Hair of the dog

It turns out that American foreign policy isn’t too religious, it’s not religious enough. So says the Chicago Council on Global Affairs.

American foreign policy is handicapped by a narrow, ill-informed and “uncompromising Western secularism” that feeds religious extremism, threatens traditional cultures and fails to encourage religious groups that promote peace and human rights, according to a two-year study by the Chicago Council on Global Affairs. The council’s 32-member task force, which included former government officials and scholars representing all major faiths, delivered its report to the White House on Tuesday. The report warns of a serious “capabilities gap” and recommends that President Obama make religion “an integral part of our foreign policy.”

Yeah great – then we can have the Christian nukes to go with the Islamic nukes and the Hindu nukes and the Jewish nukes. Coolerino.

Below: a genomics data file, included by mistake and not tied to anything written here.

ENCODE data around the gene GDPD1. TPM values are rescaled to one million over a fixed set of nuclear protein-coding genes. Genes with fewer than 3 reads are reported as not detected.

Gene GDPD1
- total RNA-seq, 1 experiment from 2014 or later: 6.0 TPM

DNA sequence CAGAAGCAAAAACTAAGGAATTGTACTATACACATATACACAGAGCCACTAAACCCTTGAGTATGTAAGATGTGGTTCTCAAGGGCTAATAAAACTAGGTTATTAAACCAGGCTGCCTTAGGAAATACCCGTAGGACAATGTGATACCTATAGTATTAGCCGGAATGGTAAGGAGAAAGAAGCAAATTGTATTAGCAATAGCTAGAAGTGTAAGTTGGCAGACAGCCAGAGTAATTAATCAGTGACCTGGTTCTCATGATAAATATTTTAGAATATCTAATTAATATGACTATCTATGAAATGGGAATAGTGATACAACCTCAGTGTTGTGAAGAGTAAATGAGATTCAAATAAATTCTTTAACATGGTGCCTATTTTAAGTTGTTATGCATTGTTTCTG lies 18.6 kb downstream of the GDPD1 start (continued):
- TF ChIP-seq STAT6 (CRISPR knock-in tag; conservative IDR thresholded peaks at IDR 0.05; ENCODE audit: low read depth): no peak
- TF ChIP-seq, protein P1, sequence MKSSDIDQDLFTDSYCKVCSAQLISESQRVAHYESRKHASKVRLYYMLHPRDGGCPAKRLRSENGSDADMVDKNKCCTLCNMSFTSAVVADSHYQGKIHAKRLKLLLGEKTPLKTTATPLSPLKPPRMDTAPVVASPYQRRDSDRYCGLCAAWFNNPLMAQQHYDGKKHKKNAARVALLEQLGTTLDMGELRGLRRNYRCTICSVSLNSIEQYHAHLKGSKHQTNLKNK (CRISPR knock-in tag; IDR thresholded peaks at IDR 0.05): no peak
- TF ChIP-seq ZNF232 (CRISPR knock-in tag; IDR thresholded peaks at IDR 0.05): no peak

“It’s a hot topic,” said Chris Seiple, president of the Institute for Global Engagement in Arlington County and a Council on Foreign Relations member. “It’s the elephant in the room. You’re taught not to talk about religion and politics, but the bummer is that it’s at the nexus of national security. The truth is the academy has been run by secular fundamentalists for a long time, people who believe religion is not a legitimate component of realpolitik.” The Chicago Council’s task force was led by R. Scott Appleby of the University of Notre Dame and Richard Cizik of the New Evangelical Partnership for the Common Good. “Religion,” the task force says, “is pivotal to the fate” of such nations as Afghanistan, Pakistan, India, Iraq, Iran, Nigeria and Yemen, all vital to U.S. national and global security.

Well yes, religion is ‘pivotal to the fate’ of all those nations because the leadership of those nations takes religion far too seriously. It’s not obvious that the best way to deal with that is to emulate it – or to listen to advice from people who equate secularism with fundamentalism.

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